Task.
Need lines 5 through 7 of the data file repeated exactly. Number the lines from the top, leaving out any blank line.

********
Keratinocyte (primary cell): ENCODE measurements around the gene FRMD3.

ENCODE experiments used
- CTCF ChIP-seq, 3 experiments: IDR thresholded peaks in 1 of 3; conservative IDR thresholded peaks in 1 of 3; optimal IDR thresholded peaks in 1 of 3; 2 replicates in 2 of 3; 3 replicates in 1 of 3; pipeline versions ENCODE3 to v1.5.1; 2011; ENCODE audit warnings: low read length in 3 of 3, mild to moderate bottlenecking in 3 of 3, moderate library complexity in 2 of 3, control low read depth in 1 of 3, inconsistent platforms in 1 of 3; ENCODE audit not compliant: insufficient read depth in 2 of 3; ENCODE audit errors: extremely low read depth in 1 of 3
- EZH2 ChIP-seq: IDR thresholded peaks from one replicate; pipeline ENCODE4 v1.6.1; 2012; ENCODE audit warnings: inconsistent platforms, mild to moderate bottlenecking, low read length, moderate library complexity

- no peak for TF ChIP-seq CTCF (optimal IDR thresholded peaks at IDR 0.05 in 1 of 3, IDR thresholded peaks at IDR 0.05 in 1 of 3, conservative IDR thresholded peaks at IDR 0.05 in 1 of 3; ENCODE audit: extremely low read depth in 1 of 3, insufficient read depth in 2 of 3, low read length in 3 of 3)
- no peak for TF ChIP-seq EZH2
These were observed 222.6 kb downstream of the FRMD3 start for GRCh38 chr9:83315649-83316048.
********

- no peak for TF ChIP-seq CTCF (optimal IDR thresholded peaks at IDR 0.05 in 1 of 3, IDR thresholded peaks at IDR 0.05 in 1 of 3, conservative IDR thresholded peaks at IDR 0.05 in 1 of 3; ENCODE audit: extremely low read depth in 1 of 3, insufficient read depth in 2 of 3, low read length in 3 of 3)
- no peak for TF ChIP-seq EZH2
These were observed 222.6 kb downstream of the FRMD3 start for GRCh38 chr9:83315649-83316048.